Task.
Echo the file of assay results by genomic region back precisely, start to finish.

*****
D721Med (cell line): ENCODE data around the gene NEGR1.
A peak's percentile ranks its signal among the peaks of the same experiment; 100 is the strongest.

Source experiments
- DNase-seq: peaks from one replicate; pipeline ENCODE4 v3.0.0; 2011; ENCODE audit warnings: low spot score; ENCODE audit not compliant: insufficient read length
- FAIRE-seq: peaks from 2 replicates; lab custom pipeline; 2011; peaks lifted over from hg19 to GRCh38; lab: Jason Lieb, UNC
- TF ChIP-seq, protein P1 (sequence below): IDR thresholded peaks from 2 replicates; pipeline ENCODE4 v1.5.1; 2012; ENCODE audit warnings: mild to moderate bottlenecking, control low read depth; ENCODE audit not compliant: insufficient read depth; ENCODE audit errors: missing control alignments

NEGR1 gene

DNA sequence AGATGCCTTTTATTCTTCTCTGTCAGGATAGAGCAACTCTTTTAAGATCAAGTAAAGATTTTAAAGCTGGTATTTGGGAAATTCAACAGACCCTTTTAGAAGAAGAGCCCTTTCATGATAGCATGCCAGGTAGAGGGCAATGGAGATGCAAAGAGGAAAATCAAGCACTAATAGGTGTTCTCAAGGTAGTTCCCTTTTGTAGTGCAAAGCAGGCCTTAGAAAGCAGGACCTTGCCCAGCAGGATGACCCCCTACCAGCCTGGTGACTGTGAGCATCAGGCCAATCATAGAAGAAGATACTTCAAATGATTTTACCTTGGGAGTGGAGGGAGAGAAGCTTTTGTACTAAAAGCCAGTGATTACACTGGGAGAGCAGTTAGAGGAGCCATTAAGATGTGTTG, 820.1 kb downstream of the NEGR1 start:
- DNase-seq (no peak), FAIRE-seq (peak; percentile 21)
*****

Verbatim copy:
D721Med (cell line): ENCODE data around the gene NEGR1.
A peak's percentile ranks its signal among the peaks of the same experiment; 100 is the strongest.

Source experiments
- DNase-seq: peaks from one replicate; pipeline ENCODE4 v3.0.0; 2011; ENCODE audit warnings: low spot score; ENCODE audit not compliant: insufficient read length
- FAIRE-seq: peaks from 2 replicates; lab custom pipeline; 2011; peaks lifted over from hg19 to GRCh38; lab: Jason Lieb, UNC
- TF ChIP-seq, protein P1 (sequence below): IDR thresholded peaks from 2 replicates; pipeline ENCODE4 v1.5.1; 2012; ENCODE audit warnings: mild to moderate bottlenecking, control low read depth; ENCODE audit not compliant: insufficient read depth; ENCODE audit errors: missing control alignments

NEGR1 gene

DNA sequence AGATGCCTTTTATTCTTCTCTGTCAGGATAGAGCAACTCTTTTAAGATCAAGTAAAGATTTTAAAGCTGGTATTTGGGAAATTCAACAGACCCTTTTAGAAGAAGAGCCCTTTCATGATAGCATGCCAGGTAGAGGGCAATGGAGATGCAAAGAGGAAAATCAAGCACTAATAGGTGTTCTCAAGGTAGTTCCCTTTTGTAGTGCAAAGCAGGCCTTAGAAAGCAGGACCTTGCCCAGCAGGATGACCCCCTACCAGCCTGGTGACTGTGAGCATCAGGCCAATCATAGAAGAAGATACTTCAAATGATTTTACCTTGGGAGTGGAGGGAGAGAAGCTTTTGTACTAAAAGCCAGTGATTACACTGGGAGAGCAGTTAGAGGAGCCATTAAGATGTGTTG, 820.1 kb downstream of the NEGR1 start:
- DNase-seq (no peak), FAIRE-seq (peak; percentile 21)